Lyster (Lysterfield) The Lyster estate was in the parishes of Cam, Kiltoom and Taghmaconnell, barony of Athlone, county Roscommon. The senior branch of the family resided at New Park in the parish of Kiltoom but the male line died out in 1806. In 1828 James Lyster of Lysterfield was a member of the Grand Panel of county Roscommon. By the mid 19th century the estate had been taken over by the Court of Chancery. Elizabeth Robinson Lyster who married Frederick Trench, Lord Ashtown in 1785 was a descendant of Anthony Lyster of Lysterfield who died in the 1740s. Descendants of Anthony's brother John resided at Lysterfield from the late 18th century and by the 1880s the head of the family was living in Ontario, Canada.
Levinge In the 1870s Marcus Anthony Levinge of Carnagh, Kiltoom, Athlone, county Roscommon and Enniscoffey House, Miltownpass, county Westmeath, owned 794 acres in county Roscommon and smaller acreages in counties Westmeath and Meath. He may have bought some of his county Roscommon lands from the sale of the Smyth estate in 1860. His county Roscommon estate was in the parishes of Kiltoom and St. Johns, barony of Athlone. By the early 20th century he was residing at New Park.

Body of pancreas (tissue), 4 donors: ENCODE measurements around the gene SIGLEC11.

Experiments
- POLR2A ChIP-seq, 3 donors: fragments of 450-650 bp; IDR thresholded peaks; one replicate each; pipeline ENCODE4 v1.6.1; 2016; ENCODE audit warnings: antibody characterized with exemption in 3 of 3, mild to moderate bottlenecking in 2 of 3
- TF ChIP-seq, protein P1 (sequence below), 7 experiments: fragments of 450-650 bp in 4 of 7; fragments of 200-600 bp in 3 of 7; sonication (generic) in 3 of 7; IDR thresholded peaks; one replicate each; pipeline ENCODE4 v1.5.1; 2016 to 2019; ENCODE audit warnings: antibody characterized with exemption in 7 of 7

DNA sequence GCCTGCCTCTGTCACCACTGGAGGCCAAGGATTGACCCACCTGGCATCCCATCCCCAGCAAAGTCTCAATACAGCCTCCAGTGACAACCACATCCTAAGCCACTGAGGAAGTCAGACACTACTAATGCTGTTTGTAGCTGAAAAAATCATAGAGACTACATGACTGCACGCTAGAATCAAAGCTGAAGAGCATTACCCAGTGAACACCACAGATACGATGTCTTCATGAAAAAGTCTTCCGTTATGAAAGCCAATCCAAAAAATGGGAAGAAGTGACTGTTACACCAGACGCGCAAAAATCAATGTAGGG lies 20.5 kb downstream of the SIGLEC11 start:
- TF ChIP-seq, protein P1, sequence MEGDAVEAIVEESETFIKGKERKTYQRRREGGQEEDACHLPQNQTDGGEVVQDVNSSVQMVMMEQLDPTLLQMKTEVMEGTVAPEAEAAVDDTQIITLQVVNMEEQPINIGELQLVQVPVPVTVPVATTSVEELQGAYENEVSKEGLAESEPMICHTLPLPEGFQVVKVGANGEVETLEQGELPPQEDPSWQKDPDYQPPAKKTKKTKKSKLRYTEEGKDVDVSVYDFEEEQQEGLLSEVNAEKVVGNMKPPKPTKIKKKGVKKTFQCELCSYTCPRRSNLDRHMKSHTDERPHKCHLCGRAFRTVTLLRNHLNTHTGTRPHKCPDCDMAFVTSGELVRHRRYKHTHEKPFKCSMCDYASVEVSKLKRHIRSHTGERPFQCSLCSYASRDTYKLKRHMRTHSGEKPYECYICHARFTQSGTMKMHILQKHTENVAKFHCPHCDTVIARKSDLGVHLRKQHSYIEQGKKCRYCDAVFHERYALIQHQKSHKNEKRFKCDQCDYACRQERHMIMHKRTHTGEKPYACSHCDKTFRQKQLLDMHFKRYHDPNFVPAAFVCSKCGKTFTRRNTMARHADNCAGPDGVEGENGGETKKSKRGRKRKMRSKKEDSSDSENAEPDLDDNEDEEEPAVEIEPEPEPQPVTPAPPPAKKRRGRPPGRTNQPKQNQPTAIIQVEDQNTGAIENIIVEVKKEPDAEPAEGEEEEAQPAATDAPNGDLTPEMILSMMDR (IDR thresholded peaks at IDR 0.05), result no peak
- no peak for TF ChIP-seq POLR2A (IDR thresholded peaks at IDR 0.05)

Ingoldsby (Cos Limerick & Clare) Henry and George Ingoldsby were Cromwellian soldiers who settled in county Limerick where they were granted lands in the mid 17th century. They were sons of Richard Ingoldsby and Elizabeth Cromwell. Henry Ingoldsby married a daughter of Sir Hardress Waller and George married Mary Gould, daughter of J. Goold and Thomasin daughter of Sir Thomas Browne of Hospital, county Limerick. Sir George Ingoldsby by his marriage to Mary Goold came to possess the lands of Corbally, north of Limerick city. The Reverend Fitzgerald records that he was also granted Ballybricken castle in the parish of Ludden, barony of Clanwilliam and a large tract of land around it. In 1712 his daughter Barbara married William Smythe of Barbavilla, county Westmeath. His son Richard Ingoldsby bought Carton in county Kildare in 1703 and represented Limerick city in Parliament from 1703 to 1712. Richard married Frances Naper of Loughcrew, county Meath and they had an only son Henry, who married a daughter of Sir Constantine Phipps. Henry Ingoldsby was a Lord Justice of Ireland and was Member of Parliament for Limerick city 1713-1714 and 1727-1731. He died in 1731 leaving two daughters Catherine and Frances his co heiresses. In 1734 Catherine married her cousin James Lennox Naper (later Dutton) of Loughcrew, a landowner in counties Meath and Westmeath. She died in 1742 leaving a son John Dutton, who died unmarried. By the 1730s the Ingoldsby estates were heavily encumbered, Carton was sold in 1738 to the Earl of Kildare. Frances was sent to live with her cousins the Blennerhassetts at Riddlestown, parish of Doondonnell, county Limerick. In 1743 she was abducted by Hugh Fitzjohn Massy (a first cousin of the 1st Baron Massy) from the rectory at Nantinan, barony of Connello Lower, where she was staying with the rector Reverend Thomas Royse and his wife, who had Ingoldsby connections. Frances and Hugh were married and he acquired the Limerick estates of his wife. They had a son and a daughter. The son Hugh Ingoldsby Massy of New-Garden married Anne Nash in 1769 and they had a son also named Hugh Ingoldsby Massy. Sir George Ingoldsby's brother Henry Ingoldsby also became a baronet and was granted many denominations of land under the Cromwellian settlement in county Clare. Lodge refers to Charles Ingoldsby of Clonderalagh, county Clare, a younger son of Sir Henry Ingoldsby of Beggstown, county Meath. Charles Ingoldsby held an estate in the barony of Clonderalaw, county Clare at the beginning of the 18th century. His daughter Angel or Anne married Robert Dillon 7th Earl of Roscommon.